Picture 2: Following a preliminary rough pass through the scene, the TAG Zip can then hone-in on any detected objects to perform higher density image collections and generate further 3D-information. On the fly processing can then be used to extract additional metadata about the particular focal locations where objects are detected such as edge detections and 3D-axia-locations. (Bild: TAG Optics Inc.)

Smart factories must be able to adapt to ever changing complex and demanding environments due to moving parts and multiple processes involved in manufacturing and assembly. As computational technology evolves, sensing systems will become significant limitations for the ever changing smart factory production lines. The advantages of a continuous 3D-volumetric systems based on high-speed capturing of images at different focal locations will result in the generation of critical information about parts of interest and their surroundings. Moreover, thanks to the high FPS bandwidth associated with the TAG Zip’s underlying technology, new development in both chip and sensor can be seamlessly incorporated and will insure that the TAG Zip 3D-volumetric-imaging-system will continue to be at the cutting edge of speed and reliability.

Das könnte Sie auch interessieren

Unbekannte Gesichter

Dank Gesichtserkennungstechnologie identifiziert eine Security-Kamera Personen und sendet deren Namen an das Smartphone des Besitzers bzw. informiert den Nutzer über unbekannte Gesichter im Haus.


A $50,000 Camera you Already Own

Conventional cameras capture images using only three frequency bands (red, blue, green), while the full visual spectrum is a much richer representation that facilitates a wide range of additional and important applications. A new technology allows conventional cameras to increase their spectral resolution, capturing information over a wide range of wavelengths without the need for specialized equipment or controlled lighting.

Inspired by the Kinect

Although different 3D cameras and scanners have existed for some time, present solutions have been limited by several unwanted compromises. If you wanted high speed, you would get very low resolution and accuracy (e.g. Time-of-Flight cameras and existing stereo vision cameras, which despite being fast typically have resolution in the millimeter to centimeter range). If you wanted high resolution and accuracy, you would typically get a camera that was slow and expensive (e.g. the high accuracy scanners).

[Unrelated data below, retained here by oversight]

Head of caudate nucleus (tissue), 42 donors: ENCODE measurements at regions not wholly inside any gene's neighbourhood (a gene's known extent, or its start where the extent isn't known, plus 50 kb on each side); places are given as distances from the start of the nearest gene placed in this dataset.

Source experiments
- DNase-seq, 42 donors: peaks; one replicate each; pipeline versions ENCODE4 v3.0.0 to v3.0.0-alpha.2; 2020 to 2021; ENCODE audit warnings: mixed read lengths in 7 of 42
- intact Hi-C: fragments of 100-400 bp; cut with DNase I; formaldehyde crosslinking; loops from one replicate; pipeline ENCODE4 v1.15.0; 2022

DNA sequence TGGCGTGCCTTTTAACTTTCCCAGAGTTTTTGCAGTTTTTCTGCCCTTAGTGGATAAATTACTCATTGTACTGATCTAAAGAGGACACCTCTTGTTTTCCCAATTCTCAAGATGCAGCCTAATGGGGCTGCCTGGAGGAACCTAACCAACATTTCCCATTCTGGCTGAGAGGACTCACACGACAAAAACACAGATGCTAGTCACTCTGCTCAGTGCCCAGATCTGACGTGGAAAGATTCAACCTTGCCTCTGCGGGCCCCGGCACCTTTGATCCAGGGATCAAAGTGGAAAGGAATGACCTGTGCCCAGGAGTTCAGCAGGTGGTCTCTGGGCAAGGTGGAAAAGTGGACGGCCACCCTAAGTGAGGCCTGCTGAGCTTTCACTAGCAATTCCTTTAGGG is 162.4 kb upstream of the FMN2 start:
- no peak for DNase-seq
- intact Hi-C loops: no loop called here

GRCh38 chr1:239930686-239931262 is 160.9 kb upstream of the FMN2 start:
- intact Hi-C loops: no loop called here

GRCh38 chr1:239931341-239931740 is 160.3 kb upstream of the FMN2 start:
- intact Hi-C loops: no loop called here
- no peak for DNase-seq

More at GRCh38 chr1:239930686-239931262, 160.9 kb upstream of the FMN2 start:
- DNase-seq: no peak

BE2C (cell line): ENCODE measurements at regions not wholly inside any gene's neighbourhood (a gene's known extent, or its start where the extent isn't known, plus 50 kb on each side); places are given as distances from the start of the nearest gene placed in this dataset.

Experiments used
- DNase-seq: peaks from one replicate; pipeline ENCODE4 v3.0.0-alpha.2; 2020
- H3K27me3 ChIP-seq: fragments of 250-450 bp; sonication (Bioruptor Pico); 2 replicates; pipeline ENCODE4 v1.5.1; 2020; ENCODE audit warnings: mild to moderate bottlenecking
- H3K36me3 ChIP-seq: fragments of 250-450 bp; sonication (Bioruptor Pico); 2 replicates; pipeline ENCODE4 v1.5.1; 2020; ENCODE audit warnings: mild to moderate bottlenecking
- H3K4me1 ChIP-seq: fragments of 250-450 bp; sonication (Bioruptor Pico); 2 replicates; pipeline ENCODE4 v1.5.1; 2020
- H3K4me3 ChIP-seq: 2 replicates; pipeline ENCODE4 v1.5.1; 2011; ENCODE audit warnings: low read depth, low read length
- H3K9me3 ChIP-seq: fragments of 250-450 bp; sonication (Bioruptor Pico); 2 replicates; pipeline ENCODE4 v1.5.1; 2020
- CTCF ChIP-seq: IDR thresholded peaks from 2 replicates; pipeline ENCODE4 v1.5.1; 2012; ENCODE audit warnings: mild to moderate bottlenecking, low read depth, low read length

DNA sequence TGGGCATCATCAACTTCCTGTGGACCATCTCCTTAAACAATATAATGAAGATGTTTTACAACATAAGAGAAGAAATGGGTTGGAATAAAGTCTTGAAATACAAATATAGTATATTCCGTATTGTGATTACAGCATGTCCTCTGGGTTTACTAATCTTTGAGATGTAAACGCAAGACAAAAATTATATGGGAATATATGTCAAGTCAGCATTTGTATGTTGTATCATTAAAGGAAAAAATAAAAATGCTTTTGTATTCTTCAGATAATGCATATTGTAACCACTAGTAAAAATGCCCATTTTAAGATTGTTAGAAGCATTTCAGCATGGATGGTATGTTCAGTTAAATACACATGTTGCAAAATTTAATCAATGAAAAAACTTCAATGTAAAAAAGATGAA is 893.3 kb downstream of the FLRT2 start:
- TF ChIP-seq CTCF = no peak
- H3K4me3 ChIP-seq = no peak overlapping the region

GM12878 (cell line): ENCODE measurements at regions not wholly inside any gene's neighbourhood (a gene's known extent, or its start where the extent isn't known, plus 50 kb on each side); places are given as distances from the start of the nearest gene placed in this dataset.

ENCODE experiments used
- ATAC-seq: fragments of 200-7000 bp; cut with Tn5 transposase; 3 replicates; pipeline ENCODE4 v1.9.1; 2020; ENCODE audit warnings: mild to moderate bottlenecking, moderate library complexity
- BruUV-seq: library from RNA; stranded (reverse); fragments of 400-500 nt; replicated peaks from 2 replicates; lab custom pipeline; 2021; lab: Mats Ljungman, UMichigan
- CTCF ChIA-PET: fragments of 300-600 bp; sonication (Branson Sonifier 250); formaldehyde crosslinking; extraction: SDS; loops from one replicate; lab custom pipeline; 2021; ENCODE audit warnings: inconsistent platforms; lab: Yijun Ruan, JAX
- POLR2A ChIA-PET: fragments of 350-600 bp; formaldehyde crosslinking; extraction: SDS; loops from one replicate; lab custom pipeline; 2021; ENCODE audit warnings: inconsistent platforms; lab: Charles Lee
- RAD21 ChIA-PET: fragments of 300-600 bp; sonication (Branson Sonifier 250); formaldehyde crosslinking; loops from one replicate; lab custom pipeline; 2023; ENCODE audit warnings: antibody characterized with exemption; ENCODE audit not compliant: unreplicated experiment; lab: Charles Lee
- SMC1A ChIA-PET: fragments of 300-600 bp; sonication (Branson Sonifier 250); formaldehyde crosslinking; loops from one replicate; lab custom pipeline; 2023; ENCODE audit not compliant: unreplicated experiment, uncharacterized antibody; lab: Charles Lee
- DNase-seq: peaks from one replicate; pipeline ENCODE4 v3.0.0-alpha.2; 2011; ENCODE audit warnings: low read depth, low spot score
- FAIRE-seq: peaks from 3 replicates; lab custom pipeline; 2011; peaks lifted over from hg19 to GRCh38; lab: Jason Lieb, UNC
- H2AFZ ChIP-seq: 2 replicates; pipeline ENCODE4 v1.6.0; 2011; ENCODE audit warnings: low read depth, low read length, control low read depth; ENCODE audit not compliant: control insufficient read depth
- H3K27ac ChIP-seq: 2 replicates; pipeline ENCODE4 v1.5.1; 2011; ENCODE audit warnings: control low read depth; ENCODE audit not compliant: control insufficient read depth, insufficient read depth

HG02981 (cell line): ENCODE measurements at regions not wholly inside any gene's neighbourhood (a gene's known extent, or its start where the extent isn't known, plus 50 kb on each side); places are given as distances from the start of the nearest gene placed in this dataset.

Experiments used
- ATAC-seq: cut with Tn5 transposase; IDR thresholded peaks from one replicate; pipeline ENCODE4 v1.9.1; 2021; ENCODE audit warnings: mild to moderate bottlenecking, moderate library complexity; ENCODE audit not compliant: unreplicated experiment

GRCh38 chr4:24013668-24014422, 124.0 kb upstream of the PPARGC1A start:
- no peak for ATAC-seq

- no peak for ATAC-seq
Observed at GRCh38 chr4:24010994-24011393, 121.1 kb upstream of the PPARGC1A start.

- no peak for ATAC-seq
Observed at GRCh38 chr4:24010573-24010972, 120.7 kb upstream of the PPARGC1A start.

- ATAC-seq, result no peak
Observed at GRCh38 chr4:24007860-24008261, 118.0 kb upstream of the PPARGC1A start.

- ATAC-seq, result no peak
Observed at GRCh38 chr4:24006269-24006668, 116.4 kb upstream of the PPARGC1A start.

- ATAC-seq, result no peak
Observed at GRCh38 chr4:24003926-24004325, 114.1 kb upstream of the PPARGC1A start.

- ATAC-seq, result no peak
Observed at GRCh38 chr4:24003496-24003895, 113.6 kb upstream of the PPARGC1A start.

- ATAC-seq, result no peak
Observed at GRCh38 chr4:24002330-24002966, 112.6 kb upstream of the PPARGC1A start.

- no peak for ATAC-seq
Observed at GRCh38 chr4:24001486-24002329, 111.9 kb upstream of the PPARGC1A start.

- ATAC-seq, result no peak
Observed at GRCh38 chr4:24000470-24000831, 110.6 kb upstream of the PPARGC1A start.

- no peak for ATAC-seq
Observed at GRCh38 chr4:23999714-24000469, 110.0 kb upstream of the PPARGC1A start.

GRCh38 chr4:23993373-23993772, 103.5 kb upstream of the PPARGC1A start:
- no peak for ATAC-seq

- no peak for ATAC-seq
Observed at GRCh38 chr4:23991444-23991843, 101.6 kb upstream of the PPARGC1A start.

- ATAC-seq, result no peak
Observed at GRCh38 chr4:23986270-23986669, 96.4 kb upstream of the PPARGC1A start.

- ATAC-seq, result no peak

4. VDI-Fachkonferenz ‚Industrielle Bildverarbeitung‘

Vom 18. bis 19. Oktober veranstaltet der VDI die nunmehr 4. Fachkonferenz zum Thema ‚Industrielle Bildverarbeitung‘ im Kongresshaus Baden-Baden. In 19 Fachvorträgen werden u.a. die Schwerpunktthemen Automation in der Robotik mit 3D-Bildverarbeitung, Oberflächeninspektion und Bildverarbeitung in der Nahrungsmittelindustrie und intelligenten Logistik behandelt.


Low Noise SWIR-Camera with 400fps

C-Red 2 is an ultra high speed low noise camera designed for high resolution SWIR-imaging based on the Snake detector from Sofradir. The camera is capable of unprecedented performances up to 400fps with a read out noise below 30 electrons. To achieve these performances, it integrates a 640×512 InGaAs PIN Photodiode detector with 15m pixel pitch for high resolution, which embeds an electronic shutter with integration pulses shorter than 1μs. The camera is capable of windowing and multiple ROI, allowing faster image rate while maintaining a very low noise.


Whitepaper: Sechs Kriterien für den optimalen Bildsensor

Ob Automatisierung, Mensch-Maschine-Kollaboration in der Robotik oder selbstfahrende Autos – die Auswahl des richtigen Sensors hängt stark von der Applikation und dem gewünschten Output ab. Diese 6 Faktoren helfen Ihnen dabei, den passenden Sensor für Ihre Applikation zu finden!